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Adobe Creative Suite 5 Design Premium Upgrade from CS4 [Mac][OLD VERSION]

by Adobe
Platform : Mac OS X

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We don't know when or if this item will be back in stock.
  • Adobe Creative Suite 5 Design Premium combines Photoshop CS5 Extended, Illustrator CS5, InDesign CS5, Flash Catalyst CS5, Flash Professional CS5, Dreamweaver CS5, Fireworks CS5, and Acrobat 9 Pro
  • Achieve painterly effects with lifelike brush strokes in Photoshop Extended and with expressive vector-painting tools in Illustrator, or easily create eye-catching 3D artwork with new Repousse in Photoshop CS5 Extended.
  • Work faster and more efficiently using more precise image selection tools in Photoshop Extended, variable-width strokes in Illustrator, and intuitive object selection features in Adobe InDesign.
  • Use new Adobe Flash Catalyst CS5 to transform Photoshop and Illustrator artwork into high-quality interactive content and navigation components for web pages and user interfaces without writing code.
  • CS Live online services link your desktop design software to the Internet to boost efficiency in activities that support day-to-day design and production. CS Live online services are complimentary for a limited time.

System Requirements

  • Platform:   Mac OS X
  • Media: DVD-ROM
  • Item Quantity: 1

Product Details


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Most Helpful Customer Reviews on Amazon.com (beta)

Amazon.com: 7 reviews
5 of 6 people found the following review helpful
Good experience with CS4 to CS5 upgrade Oct. 9 2010
By owltech - Published on Amazon.com
I just ran the upgrade from CS4 to CS5, and found it a pleasant experience. I disagree with all the carping about not supporting some of the backwoods features of the Mac OS such as spaces and quicklook. I have no idea why one reviewer says that Adobe CS5 does not support TimeMachine. That doesn't make any sense. Time Machine runs, Time Machine backs up files.

At any rate, my first impression of the difference between CS4 and CS5 programs, at least on my Mac, is that the suite runs much faster. Programs seem to launch and open files about 4 to 5 times faster than before. I own a double Quad Core Intel Xeon (2.93mhz) with 16 gb RAM. Maybe the difference is that Adobe has made extensive and effective use of multiple CPUs in their reworking of the suite.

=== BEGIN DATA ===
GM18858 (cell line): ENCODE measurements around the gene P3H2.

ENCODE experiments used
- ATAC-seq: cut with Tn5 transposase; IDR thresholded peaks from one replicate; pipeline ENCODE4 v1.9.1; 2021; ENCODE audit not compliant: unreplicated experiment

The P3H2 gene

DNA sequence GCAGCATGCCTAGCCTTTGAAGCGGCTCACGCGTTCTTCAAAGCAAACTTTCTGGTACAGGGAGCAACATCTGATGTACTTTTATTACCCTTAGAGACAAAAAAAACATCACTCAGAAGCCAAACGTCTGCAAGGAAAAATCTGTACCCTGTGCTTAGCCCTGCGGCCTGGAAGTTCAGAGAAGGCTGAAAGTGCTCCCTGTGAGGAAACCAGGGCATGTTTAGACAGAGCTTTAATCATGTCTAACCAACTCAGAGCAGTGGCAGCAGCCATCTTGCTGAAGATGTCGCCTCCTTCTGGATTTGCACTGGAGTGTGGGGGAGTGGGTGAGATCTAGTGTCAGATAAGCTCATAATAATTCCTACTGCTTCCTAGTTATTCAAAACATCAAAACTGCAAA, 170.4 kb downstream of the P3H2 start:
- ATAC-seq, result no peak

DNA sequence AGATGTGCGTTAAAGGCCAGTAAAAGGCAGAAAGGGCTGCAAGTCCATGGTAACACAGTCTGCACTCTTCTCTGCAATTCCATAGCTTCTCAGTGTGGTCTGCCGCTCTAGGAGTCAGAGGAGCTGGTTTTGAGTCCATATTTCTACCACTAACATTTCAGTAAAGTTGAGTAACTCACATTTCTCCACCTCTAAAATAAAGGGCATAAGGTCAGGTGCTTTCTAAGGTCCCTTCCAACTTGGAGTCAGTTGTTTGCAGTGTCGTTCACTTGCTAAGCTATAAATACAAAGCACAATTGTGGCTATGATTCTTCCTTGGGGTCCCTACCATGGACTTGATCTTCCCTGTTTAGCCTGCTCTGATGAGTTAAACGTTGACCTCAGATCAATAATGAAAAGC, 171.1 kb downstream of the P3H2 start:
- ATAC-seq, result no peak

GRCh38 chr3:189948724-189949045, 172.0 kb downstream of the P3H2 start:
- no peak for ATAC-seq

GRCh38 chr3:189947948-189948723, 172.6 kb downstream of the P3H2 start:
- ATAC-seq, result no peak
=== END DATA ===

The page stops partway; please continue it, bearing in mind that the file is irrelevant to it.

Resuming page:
As a graphic designer and web developer, I am gratified and pleased with the product.
Essential update to PS RAW processing April 13 2011
By Rob - Published on Amazon.com
Verified Purchase
The big update for me was to Photoshop and the AMAZING update they did to the Camera RAW processing! You can make global and local tweaks directly onto your RAW files. I wish the update had been a little less pricey but it's definitely worth it!
1 of 3 people found the following review helpful
CS5 the best Dec 6 2010
By ivancorrea - Published on Amazon.com
Verified Purchase
Creative Suite is an essential tool for my work as a graphic designer, and it is becoming better with every new version. I love InDesign.
2 of 5 people found the following review helpful
Worth it Oct. 16 2010
By Edward B. Ormsbee - Published on Amazon.com
Verified Purchase
As always, the cost of the upgrade is high but worth it. I thought CS4 was awesome and would be hard to improve on. Thankfully I was wrong.
9 of 20 people found the following review helpful
Updates continue to ignore Mac features Sept. 14 2010
By Kendall L. Vaughan - Published on Amazon.com
Adobe has continued to ignore many of the Mac's technologies like spaces, quicklook, and time machine. This amazes me as Adobe thought it was so unfair for Apple to restrict Flash from the iPhone for a while. And yet after THREE creative suite updates since space, quicklook, and time machine where released Adobe still does not provide any support for these features.

This update is no where near the updates that CS3 and CS4 were. Multiple pages sizes in one InDesign doc is nice but I certainly don't want to pay $600 for that feature. No other feature in any other programs are anywhere near as important as that feature. The updates are mostly very tame. Illustrator is still getting around to features that I already paid for when Macromedia released the same features in FreeHand 10-15 years ago.

Although having e-reader support is a big deal it is not in anyway near mature. I listen to the InDesign Secrets podcast that is hosted by a couple of InDesign Evangelists. If anyone is going to say anything positive about the software it is going to be them. And yet they keep talking about how much of a hassle it is. They say that there is no single format that works on all the different e-readers and that your design won't come across to the e-reader the way that you made in InDesign. They were then commenting on how it was like having to write postscript code to make page layout programs work in the 80s. They thought that there would be a similar very long period of time for them to make exporting to e-reader truly workable. They were saying that you probably won't see a complete fix for this until InDesign CS10. Which is really a bummer because using e-reader make a lot of sense.

I watched some of Adobe demonstration on how they were turning wired magazine into this interactive ezine. I was thinking there has got to be some way to make it easy to bring layouts over to an e-reader like that from with in InDesign. I think the Wired ezine was an iPad app that you needed to have someone program but why couldn't you just easily put together some layout like that without all the coding? It wouldn't even necessary need all the interactive features.